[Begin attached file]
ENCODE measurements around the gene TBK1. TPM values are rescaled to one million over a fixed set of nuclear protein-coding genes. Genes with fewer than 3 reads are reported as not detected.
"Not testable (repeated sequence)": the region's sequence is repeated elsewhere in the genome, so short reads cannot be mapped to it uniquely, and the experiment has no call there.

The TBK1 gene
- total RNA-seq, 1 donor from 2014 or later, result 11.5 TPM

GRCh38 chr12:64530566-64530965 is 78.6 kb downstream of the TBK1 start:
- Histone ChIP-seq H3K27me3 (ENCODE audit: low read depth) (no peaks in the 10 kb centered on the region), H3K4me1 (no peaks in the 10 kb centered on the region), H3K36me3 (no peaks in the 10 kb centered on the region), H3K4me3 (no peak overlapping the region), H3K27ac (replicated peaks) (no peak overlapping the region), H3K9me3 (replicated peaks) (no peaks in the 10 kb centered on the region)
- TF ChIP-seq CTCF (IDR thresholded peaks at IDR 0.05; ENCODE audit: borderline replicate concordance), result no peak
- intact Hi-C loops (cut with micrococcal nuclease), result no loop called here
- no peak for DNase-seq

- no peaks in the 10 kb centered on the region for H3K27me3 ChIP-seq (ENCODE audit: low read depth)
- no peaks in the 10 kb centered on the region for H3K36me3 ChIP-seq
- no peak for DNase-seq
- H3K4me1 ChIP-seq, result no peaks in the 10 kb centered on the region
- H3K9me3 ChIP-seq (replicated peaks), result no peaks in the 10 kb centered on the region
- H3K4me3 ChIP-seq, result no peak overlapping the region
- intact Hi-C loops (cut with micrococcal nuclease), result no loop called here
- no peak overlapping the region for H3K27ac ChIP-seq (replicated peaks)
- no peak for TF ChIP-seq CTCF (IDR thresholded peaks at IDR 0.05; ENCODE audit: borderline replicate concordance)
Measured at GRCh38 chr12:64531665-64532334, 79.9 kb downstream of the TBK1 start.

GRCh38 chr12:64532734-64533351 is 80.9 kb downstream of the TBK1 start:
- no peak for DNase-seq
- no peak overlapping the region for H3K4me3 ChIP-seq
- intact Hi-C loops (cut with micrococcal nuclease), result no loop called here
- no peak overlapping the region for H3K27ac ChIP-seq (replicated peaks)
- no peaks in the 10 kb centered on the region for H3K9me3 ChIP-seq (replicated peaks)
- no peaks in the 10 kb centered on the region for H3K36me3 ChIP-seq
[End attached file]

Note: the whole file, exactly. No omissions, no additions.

ENCODE measurements around the gene TBK1. TPM values are rescaled to one million over a fixed set of nuclear protein-coding genes. Genes with fewer than 3 reads are reported as not detected.
"Not testable (repeated sequence)": the region's sequence is repeated elsewhere in the genome, so short reads cannot be mapped to it uniquely, and the experiment has no call there.

The TBK1 gene
- total RNA-seq, 1 donor from 2014 or later, result 11.5 TPM

GRCh38 chr12:64530566-64530965 is 78.6 kb downstream of the TBK1 start:
- Histone ChIP-seq H3K27me3 (ENCODE audit: low read depth) (no peaks in the 10 kb centered on the region), H3K4me1 (no peaks in the 10 kb centered on the region), H3K36me3 (no peaks in the 10 kb centered on the region), H3K4me3 (no peak overlapping the region), H3K27ac (replicated peaks) (no peak overlapping the region), H3K9me3 (replicated peaks) (no peaks in the 10 kb centered on the region)
- TF ChIP-seq CTCF (IDR thresholded peaks at IDR 0.05; ENCODE audit: borderline replicate concordance), result no peak
- intact Hi-C loops (cut with micrococcal nuclease), result no loop called here
- no peak for DNase-seq

- no peaks in the 10 kb centered on the region for H3K27me3 ChIP-seq (ENCODE audit: low read depth)
- no peaks in the 10 kb centered on the region for H3K36me3 ChIP-seq
- no peak for DNase-seq
- H3K4me1 ChIP-seq, result no peaks in the 10 kb centered on the region
- H3K9me3 ChIP-seq (replicated peaks), result no peaks in the 10 kb centered on the region
- H3K4me3 ChIP-seq, result no peak overlapping the region
- intact Hi-C loops (cut with micrococcal nuclease), result no loop called here
- no peak overlapping the region for H3K27ac ChIP-seq (replicated peaks)
- no peak for TF ChIP-seq CTCF (IDR thresholded peaks at IDR 0.05; ENCODE audit: borderline replicate concordance)
Measured at GRCh38 chr12:64531665-64532334, 79.9 kb downstream of the TBK1 start.

GRCh38 chr12:64532734-64533351 is 80.9 kb downstream of the TBK1 start:
- no peak for DNase-seq
- no peak overlapping the region for H3K4me3 ChIP-seq
- intact Hi-C loops (cut with micrococcal nuclease), result no loop called here
- no peak overlapping the region for H3K27ac ChIP-seq (replicated peaks)
- no peaks in the 10 kb centered on the region for H3K9me3 ChIP-seq (replicated peaks)
- no peaks in the 10 kb centered on the region for H3K36me3 ChIP-seq